Paul Auster — The Vale of Soul-Making

Impossible, I realize, to enter another’s solitude. If it is true that we can ever come to know another human being, even to a small degree, it is only to the extent that he is willing to make himself known. A man will say: I am cold. Or else he will say nothing, and we will see him shivering. Either way, we will know that he is cold. But what of the man who says nothing and does not shiver? Where all is tractable, where all is hermetic and evasive, one can do no more than observe. But whether one can make sense of what he observes is another matter entirely. 

— Paul Auster, The Invention of Solitude. (Sun Publishing 1982)

Paul Auster — The Vale of Soul-Making

John Burroughs — The Vale of Soul-Making

The lesson which life repeats and constantly enforces is, “Look under foot.” You are always nearer the divine and the true sources of your power than you think. The lure of the distant and the difficult is deceptive. The great opportunity is where you are. Do not despise your own place and hour. Every place is under the stars, every place is the centre of the world.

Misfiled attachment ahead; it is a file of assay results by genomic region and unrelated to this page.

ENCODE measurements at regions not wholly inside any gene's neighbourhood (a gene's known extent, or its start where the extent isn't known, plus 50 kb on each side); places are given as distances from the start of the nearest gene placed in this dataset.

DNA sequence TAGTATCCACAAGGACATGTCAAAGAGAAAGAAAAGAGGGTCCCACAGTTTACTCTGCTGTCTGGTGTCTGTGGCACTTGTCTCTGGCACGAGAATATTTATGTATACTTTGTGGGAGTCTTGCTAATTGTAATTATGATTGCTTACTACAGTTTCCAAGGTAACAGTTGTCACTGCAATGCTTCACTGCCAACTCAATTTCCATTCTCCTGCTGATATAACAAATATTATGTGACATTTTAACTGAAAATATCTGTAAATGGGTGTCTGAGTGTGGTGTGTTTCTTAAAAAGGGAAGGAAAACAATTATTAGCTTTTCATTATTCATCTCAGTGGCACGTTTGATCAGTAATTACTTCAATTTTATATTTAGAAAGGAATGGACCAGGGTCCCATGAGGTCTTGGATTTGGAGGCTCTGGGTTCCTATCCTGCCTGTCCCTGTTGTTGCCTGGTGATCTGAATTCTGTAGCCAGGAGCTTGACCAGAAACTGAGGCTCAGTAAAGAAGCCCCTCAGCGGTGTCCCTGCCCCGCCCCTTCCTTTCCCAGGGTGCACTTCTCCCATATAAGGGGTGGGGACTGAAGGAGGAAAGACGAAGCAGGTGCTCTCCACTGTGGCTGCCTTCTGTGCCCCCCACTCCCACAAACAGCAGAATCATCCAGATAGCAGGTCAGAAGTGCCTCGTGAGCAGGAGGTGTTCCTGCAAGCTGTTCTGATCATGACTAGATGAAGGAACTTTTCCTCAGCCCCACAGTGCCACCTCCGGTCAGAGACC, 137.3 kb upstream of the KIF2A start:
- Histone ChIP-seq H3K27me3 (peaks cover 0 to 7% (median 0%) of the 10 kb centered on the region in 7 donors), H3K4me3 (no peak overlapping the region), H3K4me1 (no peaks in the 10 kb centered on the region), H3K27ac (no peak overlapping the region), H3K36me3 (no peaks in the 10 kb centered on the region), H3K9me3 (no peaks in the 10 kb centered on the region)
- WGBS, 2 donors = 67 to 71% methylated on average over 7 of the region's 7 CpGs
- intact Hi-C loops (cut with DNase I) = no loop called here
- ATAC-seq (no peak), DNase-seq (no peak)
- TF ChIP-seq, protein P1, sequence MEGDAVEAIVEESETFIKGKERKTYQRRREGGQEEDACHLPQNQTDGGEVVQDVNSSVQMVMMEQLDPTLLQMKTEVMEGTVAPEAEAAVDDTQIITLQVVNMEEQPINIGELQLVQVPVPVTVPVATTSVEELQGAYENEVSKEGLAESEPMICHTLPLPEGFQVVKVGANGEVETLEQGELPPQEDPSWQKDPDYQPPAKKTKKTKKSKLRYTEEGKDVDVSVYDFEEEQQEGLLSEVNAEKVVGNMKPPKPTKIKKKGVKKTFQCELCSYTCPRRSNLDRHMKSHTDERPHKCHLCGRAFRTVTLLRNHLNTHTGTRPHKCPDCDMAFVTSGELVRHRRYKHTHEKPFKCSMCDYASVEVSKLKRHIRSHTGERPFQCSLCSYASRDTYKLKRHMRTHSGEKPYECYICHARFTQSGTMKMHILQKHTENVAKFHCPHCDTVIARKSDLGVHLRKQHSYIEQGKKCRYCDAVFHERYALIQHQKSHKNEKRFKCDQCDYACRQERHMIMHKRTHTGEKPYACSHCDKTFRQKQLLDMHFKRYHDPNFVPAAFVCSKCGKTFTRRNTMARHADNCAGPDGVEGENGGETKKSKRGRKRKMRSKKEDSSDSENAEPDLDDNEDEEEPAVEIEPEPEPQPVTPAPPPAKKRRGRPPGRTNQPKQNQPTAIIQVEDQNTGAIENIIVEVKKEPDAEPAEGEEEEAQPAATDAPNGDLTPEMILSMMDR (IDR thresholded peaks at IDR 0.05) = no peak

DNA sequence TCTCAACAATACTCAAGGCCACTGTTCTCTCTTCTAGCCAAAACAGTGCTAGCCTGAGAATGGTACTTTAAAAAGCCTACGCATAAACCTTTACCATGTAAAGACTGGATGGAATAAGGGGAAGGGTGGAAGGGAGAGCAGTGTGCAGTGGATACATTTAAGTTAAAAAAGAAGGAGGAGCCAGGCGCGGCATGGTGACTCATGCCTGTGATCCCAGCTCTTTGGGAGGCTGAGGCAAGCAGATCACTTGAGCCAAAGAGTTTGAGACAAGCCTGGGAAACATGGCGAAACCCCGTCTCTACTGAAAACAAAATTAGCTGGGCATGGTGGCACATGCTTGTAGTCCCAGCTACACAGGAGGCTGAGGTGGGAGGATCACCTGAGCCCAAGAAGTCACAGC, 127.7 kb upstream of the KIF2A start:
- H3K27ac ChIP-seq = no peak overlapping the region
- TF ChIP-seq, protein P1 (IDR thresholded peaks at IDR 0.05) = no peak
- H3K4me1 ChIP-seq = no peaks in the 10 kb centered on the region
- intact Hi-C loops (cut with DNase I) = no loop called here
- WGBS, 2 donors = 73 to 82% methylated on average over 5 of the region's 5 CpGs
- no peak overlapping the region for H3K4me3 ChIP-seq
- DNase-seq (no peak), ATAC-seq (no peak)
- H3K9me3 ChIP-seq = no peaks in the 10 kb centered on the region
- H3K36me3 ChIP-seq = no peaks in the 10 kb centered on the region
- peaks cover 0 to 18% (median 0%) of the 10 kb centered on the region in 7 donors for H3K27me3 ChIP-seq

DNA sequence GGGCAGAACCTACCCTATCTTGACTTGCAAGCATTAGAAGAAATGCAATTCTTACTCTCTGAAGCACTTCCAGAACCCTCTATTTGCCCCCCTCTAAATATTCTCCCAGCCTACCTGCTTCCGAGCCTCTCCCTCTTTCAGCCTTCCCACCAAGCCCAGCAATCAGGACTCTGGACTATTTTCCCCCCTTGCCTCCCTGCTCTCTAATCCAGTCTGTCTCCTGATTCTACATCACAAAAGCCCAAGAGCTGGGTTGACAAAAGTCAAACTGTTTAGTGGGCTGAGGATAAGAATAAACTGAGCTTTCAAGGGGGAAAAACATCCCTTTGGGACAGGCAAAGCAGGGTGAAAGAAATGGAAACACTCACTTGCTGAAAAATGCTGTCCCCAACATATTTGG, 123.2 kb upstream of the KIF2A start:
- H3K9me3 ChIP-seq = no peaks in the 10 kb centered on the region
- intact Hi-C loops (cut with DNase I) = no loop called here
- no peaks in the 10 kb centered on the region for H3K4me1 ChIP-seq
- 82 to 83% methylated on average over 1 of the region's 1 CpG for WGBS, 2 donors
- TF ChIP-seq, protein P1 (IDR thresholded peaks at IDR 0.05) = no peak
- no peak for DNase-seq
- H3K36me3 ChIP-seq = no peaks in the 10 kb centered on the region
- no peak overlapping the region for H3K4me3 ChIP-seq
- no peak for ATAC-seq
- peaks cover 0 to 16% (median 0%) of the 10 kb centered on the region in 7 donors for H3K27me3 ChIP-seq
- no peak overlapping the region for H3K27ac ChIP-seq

— John Burroughs, Studies in Nature and Literature (Fredonia Books [NL] July 27, 2002) 

Roland Barthes — The Vale of Soul-Making

To know that one does not write for the other, to know that these things I am going to write will never cause me to be loved by the one I love (the other), to know that writing compensates for nothing, sublimates nothing, that it is precisely there where you are not–this is the beginning of writing.

— Roland Barthes, A Lover’s Discourse: Fragments. (Hill and Wang; Second Printing edition June 1, 1979) Originally published 1977.

Roland Barthes — The Vale of Soul-Making

Michel Foucault — microprose

Photo by Martine Franck/Magnum Photos

‘Our society is one not of spectacle, but of surveillance; under the surface of images, one invests bodies in depth; behind the great abstraction of exchange, there continues the meticulous, concrete training of useful forces; the circuits of communication are the supports of an accumulation and a centralization of knowledge; […]

Michel Foucault — microprose